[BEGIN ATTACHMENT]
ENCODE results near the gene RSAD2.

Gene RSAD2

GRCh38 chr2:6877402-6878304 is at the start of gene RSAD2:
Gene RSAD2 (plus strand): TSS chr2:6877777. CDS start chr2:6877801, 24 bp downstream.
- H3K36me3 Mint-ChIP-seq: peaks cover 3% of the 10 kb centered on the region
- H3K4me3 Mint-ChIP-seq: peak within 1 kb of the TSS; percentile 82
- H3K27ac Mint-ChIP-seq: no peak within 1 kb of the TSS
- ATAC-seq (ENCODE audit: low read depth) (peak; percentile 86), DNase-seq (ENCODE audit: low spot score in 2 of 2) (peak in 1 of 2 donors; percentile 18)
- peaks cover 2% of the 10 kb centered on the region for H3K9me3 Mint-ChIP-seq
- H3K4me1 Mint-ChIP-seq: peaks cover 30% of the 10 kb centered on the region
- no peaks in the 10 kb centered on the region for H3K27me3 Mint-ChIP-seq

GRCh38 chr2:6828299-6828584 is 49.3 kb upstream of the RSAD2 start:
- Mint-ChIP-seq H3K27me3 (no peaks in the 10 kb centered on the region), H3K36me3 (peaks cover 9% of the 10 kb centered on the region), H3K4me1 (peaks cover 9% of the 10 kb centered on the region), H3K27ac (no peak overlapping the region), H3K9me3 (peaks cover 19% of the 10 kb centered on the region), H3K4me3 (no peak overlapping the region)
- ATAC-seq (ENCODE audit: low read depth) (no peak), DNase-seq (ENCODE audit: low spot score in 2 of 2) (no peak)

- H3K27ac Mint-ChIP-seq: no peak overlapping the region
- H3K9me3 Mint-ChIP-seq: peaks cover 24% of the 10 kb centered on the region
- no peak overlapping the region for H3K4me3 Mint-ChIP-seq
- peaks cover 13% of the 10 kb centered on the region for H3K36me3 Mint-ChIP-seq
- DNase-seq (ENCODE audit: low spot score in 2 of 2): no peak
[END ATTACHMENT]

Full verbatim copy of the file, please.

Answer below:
ENCODE results near the gene RSAD2.

Gene RSAD2

GRCh38 chr2:6877402-6878304 is at the start of gene RSAD2:
Gene RSAD2 (plus strand): TSS chr2:6877777. CDS start chr2:6877801, 24 bp downstream.
- H3K36me3 Mint-ChIP-seq: peaks cover 3% of the 10 kb centered on the region
- H3K4me3 Mint-ChIP-seq: peak within 1 kb of the TSS; percentile 82
- H3K27ac Mint-ChIP-seq: no peak within 1 kb of the TSS
- ATAC-seq (ENCODE audit: low read depth) (peak; percentile 86), DNase-seq (ENCODE audit: low spot score in 2 of 2) (peak in 1 of 2 donors; percentile 18)
- peaks cover 2% of the 10 kb centered on the region for H3K9me3 Mint-ChIP-seq
- H3K4me1 Mint-ChIP-seq: peaks cover 30% of the 10 kb centered on the region
- no peaks in the 10 kb centered on the region for H3K27me3 Mint-ChIP-seq

GRCh38 chr2:6828299-6828584 is 49.3 kb upstream of the RSAD2 start:
- Mint-ChIP-seq H3K27me3 (no peaks in the 10 kb centered on the region), H3K36me3 (peaks cover 9% of the 10 kb centered on the region), H3K4me1 (peaks cover 9% of the 10 kb centered on the region), H3K27ac (no peak overlapping the region), H3K9me3 (peaks cover 19% of the 10 kb centered on the region), H3K4me3 (no peak overlapping the region)
- ATAC-seq (ENCODE audit: low read depth) (no peak), DNase-seq (ENCODE audit: low spot score in 2 of 2) (no peak)

- H3K27ac Mint-ChIP-seq: no peak overlapping the region
- H3K9me3 Mint-ChIP-seq: peaks cover 24% of the 10 kb centered on the region
- no peak overlapping the region for H3K4me3 Mint-ChIP-seq
- peaks cover 13% of the 10 kb centered on the region for H3K36me3 Mint-ChIP-seq
- DNase-seq (ENCODE audit: low spot score in 2 of 2): no peak